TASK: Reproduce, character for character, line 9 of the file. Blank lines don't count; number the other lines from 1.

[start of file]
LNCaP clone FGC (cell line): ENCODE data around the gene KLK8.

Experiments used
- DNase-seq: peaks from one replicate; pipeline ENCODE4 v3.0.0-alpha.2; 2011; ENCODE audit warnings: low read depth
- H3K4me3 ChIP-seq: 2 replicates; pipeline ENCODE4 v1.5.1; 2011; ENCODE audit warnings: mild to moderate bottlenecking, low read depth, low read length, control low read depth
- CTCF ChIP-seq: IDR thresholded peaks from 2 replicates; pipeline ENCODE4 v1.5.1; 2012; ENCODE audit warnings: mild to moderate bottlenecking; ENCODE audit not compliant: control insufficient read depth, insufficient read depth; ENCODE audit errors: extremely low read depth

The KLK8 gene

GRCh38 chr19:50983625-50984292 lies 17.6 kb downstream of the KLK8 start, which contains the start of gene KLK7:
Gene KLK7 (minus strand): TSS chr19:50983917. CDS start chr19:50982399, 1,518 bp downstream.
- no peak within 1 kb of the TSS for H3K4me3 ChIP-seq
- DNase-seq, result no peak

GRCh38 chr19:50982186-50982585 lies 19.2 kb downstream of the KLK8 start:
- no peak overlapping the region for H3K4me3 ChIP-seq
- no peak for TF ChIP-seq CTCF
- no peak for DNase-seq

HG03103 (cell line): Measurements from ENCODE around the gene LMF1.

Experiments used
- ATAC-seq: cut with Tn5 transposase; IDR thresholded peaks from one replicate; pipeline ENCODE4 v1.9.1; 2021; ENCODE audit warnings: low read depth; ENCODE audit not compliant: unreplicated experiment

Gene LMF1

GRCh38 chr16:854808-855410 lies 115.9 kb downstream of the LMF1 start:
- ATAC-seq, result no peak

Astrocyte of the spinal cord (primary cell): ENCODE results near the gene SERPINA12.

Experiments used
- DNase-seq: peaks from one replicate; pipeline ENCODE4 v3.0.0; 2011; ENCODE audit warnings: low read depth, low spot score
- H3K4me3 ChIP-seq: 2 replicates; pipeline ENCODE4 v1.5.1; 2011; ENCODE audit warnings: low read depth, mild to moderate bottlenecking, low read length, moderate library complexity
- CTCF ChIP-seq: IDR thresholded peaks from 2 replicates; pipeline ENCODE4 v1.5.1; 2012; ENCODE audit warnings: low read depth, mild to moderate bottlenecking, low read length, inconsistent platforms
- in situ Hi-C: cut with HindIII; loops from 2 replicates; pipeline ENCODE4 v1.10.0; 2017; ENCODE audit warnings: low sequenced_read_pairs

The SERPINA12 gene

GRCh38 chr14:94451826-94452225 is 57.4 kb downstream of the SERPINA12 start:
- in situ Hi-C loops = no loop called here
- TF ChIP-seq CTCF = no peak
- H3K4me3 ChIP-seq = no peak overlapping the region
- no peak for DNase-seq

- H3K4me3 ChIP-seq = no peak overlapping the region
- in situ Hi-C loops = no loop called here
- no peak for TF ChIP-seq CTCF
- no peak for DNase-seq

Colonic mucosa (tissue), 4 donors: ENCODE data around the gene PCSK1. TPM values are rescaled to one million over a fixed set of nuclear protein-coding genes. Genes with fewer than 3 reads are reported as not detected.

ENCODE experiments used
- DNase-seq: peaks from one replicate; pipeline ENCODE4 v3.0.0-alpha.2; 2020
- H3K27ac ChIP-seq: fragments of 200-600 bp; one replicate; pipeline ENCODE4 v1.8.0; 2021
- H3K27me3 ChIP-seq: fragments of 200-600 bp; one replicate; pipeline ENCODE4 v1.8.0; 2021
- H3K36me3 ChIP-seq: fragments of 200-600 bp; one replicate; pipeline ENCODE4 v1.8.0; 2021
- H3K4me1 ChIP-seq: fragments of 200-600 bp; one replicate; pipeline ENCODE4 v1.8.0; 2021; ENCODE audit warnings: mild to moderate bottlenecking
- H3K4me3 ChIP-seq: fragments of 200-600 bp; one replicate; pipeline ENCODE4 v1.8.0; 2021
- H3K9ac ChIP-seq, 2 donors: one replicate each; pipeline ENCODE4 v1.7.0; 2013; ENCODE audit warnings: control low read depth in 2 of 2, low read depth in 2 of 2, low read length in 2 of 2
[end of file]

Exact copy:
- no peak within 1 kb of the TSS for H3K4me3 ChIP-seq